- Associated Press - Tuesday, August 12, 2014

BISMARCK, N.D. (AP) — North Dakota’s state employees have among the richest health care plans in the nation and they get far more of their costs covered than private sector workers or those choosing health plans under the federal Affordable Care Act, according to a report released Tuesday.

The report from the Pew Charitable Trusts and John D. and Catherine T. MacArthur Foundation found that North Dakota state employees get 93 percent of their health care costs covered by insurance, compared to a nationwide average of 92 percent. The report also found that North Dakota is the only state in the nation that does not require premium contributions for single employees or those with dependents.

Plans provided by private employers typically cover about 80 percent of medical costs. Most people under the new health care overhaul have opted for “silver” plans that cover about 70 percent of health care costs.

North Dakota’s state employee plans would fall into the top or “platinum” category under the new federal health care law, the report said.

North Dakota spent $158.8 million on state employee health plans in 2013, up 28 percent from 2011, the report said.

The president of the union that represents more than 11,000 public employees in the North Dakota - from kindergarten teachers to snowplow drivers - said the state’s generous health care plan is one of the few perks that help attract and retain quality workers in the oil-boom state.

“Salaries for public employees typically lag behind the private sector,” North Dakota United President Nick Archuleta said. “When you take a look at the high turnover for state employees, we need just about every incentive there is to keep people.”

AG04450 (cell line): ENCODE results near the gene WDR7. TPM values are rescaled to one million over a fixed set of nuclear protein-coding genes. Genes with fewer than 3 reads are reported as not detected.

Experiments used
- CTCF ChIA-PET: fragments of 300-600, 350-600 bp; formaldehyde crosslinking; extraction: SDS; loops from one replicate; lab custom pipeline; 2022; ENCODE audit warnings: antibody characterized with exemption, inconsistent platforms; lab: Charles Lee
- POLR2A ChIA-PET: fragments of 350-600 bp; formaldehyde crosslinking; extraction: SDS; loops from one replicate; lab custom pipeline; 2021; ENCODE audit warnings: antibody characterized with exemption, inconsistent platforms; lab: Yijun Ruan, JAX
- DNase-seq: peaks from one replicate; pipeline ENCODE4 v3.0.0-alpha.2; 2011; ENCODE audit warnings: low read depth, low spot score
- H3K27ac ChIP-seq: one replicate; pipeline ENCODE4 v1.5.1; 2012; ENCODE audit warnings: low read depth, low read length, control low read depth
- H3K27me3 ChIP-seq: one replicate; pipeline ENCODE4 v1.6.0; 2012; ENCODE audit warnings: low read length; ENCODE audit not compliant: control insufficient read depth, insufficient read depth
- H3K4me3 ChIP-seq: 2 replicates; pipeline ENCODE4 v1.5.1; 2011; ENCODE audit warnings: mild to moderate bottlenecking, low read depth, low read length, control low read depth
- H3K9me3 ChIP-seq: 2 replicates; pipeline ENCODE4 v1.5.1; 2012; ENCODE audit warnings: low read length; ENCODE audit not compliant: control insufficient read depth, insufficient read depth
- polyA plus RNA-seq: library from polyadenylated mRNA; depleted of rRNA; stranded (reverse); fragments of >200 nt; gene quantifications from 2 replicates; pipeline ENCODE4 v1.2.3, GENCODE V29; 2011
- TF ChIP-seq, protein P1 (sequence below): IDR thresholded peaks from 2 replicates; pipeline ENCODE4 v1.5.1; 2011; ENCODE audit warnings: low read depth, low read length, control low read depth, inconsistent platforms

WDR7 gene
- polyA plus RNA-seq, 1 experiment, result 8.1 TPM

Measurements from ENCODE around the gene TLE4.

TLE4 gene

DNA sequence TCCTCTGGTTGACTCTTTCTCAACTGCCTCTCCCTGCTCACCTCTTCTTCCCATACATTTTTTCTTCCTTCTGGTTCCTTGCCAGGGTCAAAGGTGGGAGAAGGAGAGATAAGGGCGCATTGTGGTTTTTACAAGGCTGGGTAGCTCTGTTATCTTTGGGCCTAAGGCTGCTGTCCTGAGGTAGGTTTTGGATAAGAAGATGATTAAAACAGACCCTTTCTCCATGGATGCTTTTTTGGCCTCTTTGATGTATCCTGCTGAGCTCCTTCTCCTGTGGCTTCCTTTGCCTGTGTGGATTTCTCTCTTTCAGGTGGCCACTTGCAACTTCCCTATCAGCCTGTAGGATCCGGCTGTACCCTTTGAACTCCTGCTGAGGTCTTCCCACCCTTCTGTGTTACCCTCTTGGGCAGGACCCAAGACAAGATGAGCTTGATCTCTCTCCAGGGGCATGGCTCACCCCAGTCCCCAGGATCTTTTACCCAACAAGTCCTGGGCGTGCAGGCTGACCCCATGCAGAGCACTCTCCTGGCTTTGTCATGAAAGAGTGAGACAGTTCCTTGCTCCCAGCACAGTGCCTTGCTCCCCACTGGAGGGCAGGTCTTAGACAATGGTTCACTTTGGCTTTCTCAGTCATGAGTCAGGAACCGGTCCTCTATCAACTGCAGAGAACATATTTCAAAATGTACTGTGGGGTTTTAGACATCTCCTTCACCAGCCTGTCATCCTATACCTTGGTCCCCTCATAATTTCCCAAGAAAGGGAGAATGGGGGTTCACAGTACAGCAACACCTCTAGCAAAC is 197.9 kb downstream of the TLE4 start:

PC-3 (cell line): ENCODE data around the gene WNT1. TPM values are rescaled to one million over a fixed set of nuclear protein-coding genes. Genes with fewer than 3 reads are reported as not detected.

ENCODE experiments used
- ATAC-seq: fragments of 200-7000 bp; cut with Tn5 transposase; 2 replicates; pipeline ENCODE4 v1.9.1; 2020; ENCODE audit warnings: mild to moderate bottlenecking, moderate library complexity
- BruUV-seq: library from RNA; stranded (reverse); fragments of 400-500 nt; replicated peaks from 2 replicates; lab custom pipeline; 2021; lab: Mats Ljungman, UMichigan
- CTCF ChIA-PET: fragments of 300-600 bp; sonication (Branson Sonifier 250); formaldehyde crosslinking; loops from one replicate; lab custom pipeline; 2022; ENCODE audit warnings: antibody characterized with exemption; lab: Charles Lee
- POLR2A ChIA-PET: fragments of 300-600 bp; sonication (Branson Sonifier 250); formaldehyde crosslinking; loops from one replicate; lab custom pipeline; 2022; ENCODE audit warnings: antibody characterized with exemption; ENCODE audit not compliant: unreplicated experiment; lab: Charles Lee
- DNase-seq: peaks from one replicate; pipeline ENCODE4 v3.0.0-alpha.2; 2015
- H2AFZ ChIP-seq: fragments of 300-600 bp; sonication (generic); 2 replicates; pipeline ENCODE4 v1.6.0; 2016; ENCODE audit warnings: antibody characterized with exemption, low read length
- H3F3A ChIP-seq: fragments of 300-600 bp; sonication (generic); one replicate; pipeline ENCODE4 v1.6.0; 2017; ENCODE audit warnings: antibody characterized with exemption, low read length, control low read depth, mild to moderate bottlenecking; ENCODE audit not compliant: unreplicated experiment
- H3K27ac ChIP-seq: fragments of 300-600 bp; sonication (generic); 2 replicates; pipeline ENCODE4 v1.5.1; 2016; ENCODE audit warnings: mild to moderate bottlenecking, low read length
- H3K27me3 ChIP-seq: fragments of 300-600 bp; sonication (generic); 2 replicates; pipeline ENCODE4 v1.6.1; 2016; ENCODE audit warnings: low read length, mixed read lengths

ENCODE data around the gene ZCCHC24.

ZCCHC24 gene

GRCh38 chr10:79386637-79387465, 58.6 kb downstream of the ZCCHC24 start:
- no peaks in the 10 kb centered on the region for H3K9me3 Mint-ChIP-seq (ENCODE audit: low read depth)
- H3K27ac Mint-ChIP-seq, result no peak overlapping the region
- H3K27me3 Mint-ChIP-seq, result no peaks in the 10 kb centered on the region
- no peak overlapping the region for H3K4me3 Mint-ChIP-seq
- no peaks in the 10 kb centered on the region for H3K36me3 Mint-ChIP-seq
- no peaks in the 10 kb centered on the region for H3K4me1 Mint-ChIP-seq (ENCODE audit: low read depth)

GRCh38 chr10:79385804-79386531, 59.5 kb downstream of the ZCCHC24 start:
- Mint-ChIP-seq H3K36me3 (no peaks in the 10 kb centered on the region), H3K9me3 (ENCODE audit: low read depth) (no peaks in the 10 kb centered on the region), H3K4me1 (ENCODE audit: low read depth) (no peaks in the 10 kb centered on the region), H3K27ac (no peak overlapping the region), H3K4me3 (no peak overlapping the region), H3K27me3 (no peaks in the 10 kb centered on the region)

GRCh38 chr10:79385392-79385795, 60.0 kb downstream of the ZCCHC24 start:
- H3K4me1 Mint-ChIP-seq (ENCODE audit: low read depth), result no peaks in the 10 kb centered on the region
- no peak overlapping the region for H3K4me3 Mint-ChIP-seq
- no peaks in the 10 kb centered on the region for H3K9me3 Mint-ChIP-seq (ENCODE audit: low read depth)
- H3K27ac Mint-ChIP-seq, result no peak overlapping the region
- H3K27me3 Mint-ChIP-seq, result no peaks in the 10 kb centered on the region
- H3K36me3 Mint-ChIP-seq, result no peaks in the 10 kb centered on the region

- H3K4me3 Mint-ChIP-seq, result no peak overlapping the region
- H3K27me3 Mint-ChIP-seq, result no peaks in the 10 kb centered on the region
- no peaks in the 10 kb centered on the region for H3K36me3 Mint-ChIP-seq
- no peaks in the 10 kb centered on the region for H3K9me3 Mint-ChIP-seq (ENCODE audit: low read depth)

North Dakota United was formed last year with the merger of the North Dakota Education Association and the North Dakota Public Employees Association.

Archuleta said some state agencies have an annual turnover rate of more than 25 percent and the salary difference between public employees and workers in the private sector is widening with the well-paying jobs led by oil development in the western part of the state.

North Dakota’s average annual wage has jumped a whopping 44 percent since 2007, when the oil boom began in earnest.

Maria Schiff, one of the report’s authors, said the report is the first of its kind and was done to provide policymakers information so they can compare health care plans with other states.

North Dakota’s oil prosperity has spurred more than 25,000 unfilled jobs and the lowest unemployment rate in the nation, at less than 3 percent. Archuleta said the state more than ever needs to be competitive with workers’ benefits in the public sector.

Copyright © 2016 The Washington Times, LLC.

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